Is Covid variant raging through UK more lethal?
Research suggests B.1.1.7 deadlier, but fatality rates still lower than when pandemic began
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How will the higher risk of mortality affect individuals?
The central estimate is that B.1.1.7 carries a 30 to 40 per cent higher chance of dying. The impact of this relative risk on an individual will depend critically on his or her absolute risk — determined above all by age and then by underlying health and other factors. The evidence considered by Nervtag suggests that the variant increases case fatality rates consistently across all age groups.
Sir Patrick took men in their 60s as an example. The average risk was that about 10 in every 1,000 would be expected to die from the infection with the old virus; with the new variant, 13 or 14 would die.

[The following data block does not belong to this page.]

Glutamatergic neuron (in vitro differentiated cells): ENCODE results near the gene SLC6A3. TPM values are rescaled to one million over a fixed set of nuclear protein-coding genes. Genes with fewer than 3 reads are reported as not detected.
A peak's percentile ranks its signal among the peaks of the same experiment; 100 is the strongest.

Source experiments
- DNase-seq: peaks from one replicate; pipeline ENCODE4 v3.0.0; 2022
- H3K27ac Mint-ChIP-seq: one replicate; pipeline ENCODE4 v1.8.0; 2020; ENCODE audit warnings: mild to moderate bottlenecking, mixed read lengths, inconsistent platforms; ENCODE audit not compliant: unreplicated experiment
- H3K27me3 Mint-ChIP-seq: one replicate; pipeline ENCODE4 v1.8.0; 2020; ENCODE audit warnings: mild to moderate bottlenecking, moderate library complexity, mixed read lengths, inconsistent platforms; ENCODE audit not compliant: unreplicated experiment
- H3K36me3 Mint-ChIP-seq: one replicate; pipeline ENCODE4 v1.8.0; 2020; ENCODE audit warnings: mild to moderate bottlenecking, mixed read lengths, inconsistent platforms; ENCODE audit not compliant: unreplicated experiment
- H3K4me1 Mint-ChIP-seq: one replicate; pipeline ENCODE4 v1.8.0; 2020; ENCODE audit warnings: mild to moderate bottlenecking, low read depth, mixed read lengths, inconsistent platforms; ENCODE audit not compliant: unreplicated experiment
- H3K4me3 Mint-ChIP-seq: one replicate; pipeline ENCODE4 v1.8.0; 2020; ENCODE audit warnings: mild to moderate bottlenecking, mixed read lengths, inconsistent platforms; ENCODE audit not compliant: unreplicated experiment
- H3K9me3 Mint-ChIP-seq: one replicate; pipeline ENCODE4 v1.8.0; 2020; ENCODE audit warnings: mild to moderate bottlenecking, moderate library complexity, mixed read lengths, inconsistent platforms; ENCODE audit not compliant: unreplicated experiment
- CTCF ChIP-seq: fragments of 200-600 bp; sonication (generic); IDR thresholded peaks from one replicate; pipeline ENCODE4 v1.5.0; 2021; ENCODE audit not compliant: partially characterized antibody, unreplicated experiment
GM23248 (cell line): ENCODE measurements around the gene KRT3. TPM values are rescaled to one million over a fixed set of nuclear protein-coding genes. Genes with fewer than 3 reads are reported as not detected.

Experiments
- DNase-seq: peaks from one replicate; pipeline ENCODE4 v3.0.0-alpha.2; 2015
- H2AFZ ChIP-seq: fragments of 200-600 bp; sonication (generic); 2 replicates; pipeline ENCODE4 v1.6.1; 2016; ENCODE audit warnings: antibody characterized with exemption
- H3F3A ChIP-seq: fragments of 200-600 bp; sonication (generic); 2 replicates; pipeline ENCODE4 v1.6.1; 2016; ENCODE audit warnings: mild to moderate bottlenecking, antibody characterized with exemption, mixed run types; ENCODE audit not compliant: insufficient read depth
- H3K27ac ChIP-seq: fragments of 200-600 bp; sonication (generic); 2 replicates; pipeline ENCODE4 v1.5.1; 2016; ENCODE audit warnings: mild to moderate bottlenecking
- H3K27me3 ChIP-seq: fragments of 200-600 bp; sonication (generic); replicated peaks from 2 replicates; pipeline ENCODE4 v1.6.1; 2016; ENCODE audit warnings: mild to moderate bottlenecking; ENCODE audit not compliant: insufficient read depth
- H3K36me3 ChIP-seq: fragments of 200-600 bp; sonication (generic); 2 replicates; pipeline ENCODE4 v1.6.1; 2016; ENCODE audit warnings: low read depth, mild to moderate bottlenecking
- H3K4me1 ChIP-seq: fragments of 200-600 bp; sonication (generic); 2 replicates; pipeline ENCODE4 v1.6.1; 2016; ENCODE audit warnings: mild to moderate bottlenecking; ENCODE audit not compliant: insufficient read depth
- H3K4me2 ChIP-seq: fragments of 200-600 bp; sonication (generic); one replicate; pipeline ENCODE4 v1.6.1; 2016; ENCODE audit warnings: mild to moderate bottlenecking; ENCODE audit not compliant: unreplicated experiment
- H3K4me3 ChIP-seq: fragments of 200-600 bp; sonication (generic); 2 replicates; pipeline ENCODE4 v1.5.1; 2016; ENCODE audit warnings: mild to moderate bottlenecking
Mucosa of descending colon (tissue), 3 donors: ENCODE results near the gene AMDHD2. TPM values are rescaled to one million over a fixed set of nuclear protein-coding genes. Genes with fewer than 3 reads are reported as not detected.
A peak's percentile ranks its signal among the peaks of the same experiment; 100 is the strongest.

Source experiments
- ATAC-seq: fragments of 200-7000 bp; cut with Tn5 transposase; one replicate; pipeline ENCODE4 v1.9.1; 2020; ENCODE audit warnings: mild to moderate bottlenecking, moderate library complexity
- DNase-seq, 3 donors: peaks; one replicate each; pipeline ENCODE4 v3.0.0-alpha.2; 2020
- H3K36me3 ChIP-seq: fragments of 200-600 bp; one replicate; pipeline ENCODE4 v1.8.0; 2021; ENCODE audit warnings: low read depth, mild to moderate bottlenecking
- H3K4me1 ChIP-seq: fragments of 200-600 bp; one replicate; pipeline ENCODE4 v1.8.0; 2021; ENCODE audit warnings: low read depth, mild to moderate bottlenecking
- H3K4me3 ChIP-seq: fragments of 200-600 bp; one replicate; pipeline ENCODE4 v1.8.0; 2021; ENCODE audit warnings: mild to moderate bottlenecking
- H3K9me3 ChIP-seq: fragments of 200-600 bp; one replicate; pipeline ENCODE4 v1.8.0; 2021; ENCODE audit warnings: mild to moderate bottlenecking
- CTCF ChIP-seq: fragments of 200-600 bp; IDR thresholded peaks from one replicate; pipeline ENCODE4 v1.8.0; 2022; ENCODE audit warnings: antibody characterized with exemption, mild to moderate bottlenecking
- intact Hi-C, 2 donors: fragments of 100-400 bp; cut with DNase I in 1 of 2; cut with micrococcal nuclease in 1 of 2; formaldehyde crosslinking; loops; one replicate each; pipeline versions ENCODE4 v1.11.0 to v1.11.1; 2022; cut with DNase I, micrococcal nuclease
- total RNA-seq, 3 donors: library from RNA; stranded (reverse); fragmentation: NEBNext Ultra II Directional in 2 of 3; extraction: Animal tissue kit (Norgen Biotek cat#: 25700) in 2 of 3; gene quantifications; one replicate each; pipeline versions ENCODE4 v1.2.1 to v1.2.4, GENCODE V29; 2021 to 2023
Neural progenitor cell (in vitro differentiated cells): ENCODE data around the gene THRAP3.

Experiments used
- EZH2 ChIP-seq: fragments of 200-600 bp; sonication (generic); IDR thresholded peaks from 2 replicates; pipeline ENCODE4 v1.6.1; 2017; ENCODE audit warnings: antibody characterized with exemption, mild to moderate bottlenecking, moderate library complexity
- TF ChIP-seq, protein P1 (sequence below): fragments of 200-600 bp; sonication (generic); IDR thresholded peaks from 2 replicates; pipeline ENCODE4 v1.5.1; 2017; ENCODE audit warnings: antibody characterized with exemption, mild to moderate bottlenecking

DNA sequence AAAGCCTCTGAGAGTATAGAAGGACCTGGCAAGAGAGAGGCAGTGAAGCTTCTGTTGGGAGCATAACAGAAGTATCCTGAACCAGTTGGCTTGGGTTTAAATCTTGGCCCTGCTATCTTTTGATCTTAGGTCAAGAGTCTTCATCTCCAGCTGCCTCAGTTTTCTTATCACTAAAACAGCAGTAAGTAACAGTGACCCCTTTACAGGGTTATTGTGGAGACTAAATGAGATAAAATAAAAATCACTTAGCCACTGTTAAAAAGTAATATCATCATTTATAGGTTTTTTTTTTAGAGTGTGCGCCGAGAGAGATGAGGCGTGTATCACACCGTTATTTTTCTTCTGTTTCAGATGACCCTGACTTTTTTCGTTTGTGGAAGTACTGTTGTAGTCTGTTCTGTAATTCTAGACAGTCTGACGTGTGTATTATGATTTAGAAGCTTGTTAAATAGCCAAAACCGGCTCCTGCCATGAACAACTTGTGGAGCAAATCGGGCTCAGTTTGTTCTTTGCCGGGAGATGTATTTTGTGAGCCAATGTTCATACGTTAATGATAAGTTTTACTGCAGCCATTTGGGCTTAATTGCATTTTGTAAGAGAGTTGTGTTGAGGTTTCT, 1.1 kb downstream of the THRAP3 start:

For healthy children and young adults, who are extremely unlikely to die from Covid-19, the additional lethality of B.1.1.7 would have a tiny effect on their absolute risk. Conversely, it would have a big impact on people over 80 who were already at high risk.
It is worth remembering that fatality rates are already considerably lower than they were in the first wave of the pandemic in the spring, because health workers have learned how best to treat Covid-19 patients, including when to give dexamethasone steroid to those who are severely ill. Even if the new variant raises risk of death by 35 per cent, it would still be lower than for someone with the original form of the virus back in March.